Cat Pose (Marjariasana)/ Cow Pose (Bitilasana)

These two poses are often practiced together, flowing from one to the other. They gently stretch the lower back and spine, benefiting the back and abdomen. These stretches can help alleviate cramps and improve posture.

How to do it:

  • Start on your hands and knees, with your hands under your shoulders and knees under your hips.
  • Inhale as you arch your back, bringing your head and hips up towards the sky (Cow Pose).
  • Exhale as you round your back, tucking your head (Cat Pose).
  • Repeat for at least five breaths.

Seated Forward Fold (Paschimottanasana)

Paschimottanasana is a classic pose that stretches the back and hamstring muscles, lengthening the spine.

How to do it:

  • Begin standing tall with your feet hip-width apart in Mountain Pose (Tadasana).
  • Inhale as you bring your arms up towards the sky.
  • Exhale, folding forward and reaching your hands towards your feet. If you can’t reach your feet, reach as far as you comfortably can.
  • Hold for a few breaths, then inhale to rise back up.

Cobra Pose (Bhujangasana)

Bhujangasana strengthens the shoulders and back while stretching the chest, improving spinal flexibility.

How to do it:

  • Start lying on your belly with your hands beneath your shoulders.
  • Inhale as you lift your head, neck, and chest off the ground, using your back muscles.
  • Hold for a few breaths, then exhale to lower back down.

Garland Pose (Malasana)

Malasana is a deep squat yoga pose that opens the hips, groin, thighs, and ankles, increasing blood circulation in the pelvis.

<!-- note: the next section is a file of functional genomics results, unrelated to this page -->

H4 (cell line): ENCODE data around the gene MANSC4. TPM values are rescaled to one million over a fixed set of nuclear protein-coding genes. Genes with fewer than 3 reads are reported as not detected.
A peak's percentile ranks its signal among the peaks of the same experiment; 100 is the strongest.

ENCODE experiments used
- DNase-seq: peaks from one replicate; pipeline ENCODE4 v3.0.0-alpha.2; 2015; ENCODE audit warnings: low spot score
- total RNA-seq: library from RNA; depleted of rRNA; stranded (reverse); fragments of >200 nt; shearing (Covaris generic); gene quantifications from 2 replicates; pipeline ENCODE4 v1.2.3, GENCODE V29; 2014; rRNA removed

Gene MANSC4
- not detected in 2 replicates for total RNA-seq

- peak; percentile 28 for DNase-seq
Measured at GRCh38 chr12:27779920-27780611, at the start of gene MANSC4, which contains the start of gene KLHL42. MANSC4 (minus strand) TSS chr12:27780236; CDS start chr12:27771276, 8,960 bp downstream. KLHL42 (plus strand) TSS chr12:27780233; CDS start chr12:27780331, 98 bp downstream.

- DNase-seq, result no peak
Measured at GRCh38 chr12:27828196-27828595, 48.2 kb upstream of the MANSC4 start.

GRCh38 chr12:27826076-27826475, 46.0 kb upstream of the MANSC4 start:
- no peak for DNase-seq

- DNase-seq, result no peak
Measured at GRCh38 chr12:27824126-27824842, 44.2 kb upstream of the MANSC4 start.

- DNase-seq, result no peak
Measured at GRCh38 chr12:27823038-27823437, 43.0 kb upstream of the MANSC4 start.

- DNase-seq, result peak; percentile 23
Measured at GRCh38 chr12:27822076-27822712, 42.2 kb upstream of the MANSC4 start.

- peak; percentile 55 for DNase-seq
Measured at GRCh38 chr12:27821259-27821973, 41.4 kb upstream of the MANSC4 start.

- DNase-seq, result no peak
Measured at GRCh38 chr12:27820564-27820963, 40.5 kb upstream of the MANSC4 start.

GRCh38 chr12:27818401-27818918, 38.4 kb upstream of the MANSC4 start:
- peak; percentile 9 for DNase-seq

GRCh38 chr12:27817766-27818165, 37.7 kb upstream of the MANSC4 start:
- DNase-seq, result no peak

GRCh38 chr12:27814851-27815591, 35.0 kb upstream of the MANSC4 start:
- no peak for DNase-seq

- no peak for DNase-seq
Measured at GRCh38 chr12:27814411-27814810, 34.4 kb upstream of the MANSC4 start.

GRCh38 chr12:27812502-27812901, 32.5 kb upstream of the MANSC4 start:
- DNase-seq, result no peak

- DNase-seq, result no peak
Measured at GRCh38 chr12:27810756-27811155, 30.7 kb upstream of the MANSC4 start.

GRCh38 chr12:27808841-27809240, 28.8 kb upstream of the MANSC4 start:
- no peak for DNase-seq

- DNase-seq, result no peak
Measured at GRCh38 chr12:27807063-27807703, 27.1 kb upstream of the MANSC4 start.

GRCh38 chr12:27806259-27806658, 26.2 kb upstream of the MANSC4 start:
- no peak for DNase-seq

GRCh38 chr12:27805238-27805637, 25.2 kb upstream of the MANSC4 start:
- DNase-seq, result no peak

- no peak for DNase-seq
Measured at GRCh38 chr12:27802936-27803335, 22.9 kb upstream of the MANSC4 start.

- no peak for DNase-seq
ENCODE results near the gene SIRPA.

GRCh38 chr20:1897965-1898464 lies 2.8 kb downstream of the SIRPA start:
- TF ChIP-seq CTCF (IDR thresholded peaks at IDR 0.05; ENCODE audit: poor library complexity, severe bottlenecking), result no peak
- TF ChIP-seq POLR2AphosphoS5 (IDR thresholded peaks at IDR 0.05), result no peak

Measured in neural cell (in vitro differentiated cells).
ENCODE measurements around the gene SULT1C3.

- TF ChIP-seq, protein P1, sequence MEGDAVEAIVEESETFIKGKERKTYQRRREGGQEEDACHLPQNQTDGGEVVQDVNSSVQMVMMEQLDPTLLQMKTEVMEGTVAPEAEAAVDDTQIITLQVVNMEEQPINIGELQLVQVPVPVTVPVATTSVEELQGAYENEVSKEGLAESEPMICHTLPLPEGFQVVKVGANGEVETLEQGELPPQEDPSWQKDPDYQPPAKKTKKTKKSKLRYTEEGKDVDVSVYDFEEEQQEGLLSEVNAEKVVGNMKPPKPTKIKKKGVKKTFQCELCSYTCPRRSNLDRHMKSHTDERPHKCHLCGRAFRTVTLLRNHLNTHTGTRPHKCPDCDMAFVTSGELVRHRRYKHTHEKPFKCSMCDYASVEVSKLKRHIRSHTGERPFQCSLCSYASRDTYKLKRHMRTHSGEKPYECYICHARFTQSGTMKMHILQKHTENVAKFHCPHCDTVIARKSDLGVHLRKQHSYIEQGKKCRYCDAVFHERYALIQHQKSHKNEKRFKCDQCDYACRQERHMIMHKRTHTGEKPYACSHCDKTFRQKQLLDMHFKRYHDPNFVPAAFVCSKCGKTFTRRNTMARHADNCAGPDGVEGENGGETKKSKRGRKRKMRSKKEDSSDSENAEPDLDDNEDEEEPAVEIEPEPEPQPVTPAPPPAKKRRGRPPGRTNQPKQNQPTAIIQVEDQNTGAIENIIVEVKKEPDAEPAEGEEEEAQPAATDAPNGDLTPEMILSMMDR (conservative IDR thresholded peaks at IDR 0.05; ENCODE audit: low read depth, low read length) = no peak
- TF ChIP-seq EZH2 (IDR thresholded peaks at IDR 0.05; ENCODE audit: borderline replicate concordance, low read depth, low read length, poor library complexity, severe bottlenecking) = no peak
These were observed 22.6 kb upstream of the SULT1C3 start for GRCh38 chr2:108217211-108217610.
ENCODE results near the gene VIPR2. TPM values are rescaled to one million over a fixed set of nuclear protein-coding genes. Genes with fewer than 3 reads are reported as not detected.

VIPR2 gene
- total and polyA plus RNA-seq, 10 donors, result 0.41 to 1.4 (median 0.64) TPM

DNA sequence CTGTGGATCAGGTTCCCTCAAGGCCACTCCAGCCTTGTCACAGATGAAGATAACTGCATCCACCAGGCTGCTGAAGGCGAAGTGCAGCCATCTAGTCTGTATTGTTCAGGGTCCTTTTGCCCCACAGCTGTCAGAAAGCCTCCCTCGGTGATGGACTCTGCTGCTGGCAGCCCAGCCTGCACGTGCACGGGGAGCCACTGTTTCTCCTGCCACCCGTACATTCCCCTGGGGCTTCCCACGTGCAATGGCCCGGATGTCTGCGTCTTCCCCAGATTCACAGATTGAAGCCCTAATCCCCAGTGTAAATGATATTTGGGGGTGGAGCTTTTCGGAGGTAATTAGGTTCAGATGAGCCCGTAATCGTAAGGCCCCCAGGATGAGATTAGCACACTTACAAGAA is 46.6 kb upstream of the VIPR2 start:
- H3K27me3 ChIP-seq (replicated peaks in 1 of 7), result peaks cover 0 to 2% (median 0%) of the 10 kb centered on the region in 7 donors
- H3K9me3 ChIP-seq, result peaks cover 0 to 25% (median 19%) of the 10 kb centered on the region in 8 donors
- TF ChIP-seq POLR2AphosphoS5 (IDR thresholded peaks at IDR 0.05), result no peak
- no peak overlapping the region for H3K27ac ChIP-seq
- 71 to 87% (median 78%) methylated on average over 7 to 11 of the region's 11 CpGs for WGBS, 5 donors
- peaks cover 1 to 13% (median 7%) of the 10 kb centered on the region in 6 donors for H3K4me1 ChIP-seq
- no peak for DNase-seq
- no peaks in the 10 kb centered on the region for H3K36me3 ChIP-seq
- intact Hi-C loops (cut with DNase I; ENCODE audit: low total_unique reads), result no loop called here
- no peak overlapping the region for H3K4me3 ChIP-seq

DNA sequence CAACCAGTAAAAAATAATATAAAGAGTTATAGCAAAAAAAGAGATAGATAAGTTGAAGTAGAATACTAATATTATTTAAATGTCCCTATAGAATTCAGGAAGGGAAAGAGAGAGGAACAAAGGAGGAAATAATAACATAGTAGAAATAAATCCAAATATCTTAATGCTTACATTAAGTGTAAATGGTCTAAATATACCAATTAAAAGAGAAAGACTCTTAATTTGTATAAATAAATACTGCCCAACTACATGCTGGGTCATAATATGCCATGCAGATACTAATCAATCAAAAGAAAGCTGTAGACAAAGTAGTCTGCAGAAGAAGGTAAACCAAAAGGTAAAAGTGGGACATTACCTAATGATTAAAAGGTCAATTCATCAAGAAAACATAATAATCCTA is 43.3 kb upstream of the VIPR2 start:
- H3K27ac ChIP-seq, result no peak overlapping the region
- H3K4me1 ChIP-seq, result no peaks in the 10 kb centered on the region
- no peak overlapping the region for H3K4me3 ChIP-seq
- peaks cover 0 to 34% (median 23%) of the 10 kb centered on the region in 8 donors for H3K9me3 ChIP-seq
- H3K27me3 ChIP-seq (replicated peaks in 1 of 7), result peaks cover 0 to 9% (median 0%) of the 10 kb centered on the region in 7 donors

• How to do it:
  • Begin standing with your feet a little more than hip-width apart.
  • Exhale as you squat down, keeping your toes and knees pointed out to the side.
  • Bring your elbows to the insides of your knees and keep your hips pressed down and back.
  • Hold for a few breaths, then inhale back to standing to come out of the pose.

Downward Facing Dog (Adho Mukha Svanasana)

A downward-facing dog elongates the spine and strengthens the back and upper body muscles.

How to do it:

  • Start on all fours with your palms and knees on the floor.
  • Breathe out as you tuck your toes under and lift your hips and glutes.
  • Slowly straighten your legs, stretching your arms and legs evenly.
  • Hold the pose for a few breaths, then gently sit down on your heels to release.

Four-Limbed Staff Pose (Chaturanga Dandasana)

Chaturanga Dandasana is a strong, invigorating pose that engages the entire body.

How to do it:

  • Begin in Plank Pose, with your hands directly under your shoulders.
  • With an exhale, lower yourself down halfway, maintaining alignment in your spine and pelvis.
  • Hug your elbows in close to the sides of your body.
  • Release the posture by gently lowering yourself all the way to your mat or flowing through.

Joanne Highland (RYT)

Joanne Highland, a certified yoga and barre fitness instructor with 500 hours of training, hails from the central coast of California. She pursued her education at the University of Southern California, earning a degree in music and a minor in health promotion in 2007.